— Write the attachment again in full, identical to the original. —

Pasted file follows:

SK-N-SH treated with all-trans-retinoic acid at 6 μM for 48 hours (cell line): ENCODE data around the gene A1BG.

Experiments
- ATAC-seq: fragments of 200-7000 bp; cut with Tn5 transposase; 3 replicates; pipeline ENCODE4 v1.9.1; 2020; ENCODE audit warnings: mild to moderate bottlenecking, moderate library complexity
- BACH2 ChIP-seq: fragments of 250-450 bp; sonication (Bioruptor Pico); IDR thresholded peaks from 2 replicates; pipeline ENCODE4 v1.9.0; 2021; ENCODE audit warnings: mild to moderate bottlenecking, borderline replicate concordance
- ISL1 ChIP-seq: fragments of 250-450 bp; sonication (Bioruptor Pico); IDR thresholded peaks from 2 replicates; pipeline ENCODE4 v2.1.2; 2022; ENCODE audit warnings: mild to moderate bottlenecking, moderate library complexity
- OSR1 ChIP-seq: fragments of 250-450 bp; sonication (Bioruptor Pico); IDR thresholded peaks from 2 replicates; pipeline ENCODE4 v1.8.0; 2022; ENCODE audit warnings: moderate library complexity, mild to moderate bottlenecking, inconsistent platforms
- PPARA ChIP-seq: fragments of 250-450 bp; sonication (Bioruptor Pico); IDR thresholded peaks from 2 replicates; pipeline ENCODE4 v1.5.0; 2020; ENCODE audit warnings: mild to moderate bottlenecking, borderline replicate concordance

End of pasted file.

SK-N-SH treated with all-trans-retinoic acid at 6 μM for 48 hours (cell line): ENCODE data around the gene A1BG.

Experiments
- ATAC-seq: fragments of 200-7000 bp; cut with Tn5 transposase; 3 replicates; pipeline ENCODE4 v1.9.1; 2020; ENCODE audit warnings: mild to moderate bottlenecking, moderate library complexity
- BACH2 ChIP-seq: fragments of 250-450 bp; sonication (Bioruptor Pico); IDR thresholded peaks from 2 replicates; pipeline ENCODE4 v1.9.0; 2021; ENCODE audit warnings: mild to moderate bottlenecking, borderline replicate concordance
- ISL1 ChIP-seq: fragments of 250-450 bp; sonication (Bioruptor Pico); IDR thresholded peaks from 2 replicates; pipeline ENCODE4 v2.1.2; 2022; ENCODE audit warnings: mild to moderate bottlenecking, moderate library complexity
- OSR1 ChIP-seq: fragments of 250-450 bp; sonication (Bioruptor Pico); IDR thresholded peaks from 2 replicates; pipeline ENCODE4 v1.8.0; 2022; ENCODE audit warnings: moderate library complexity, mild to moderate bottlenecking, inconsistent platforms
- PPARA ChIP-seq: fragments of 250-450 bp; sonication (Bioruptor Pico); IDR thresholded peaks from 2 replicates; pipeline ENCODE4 v1.5.0; 2020; ENCODE audit warnings: mild to moderate bottlenecking, borderline replicate concordance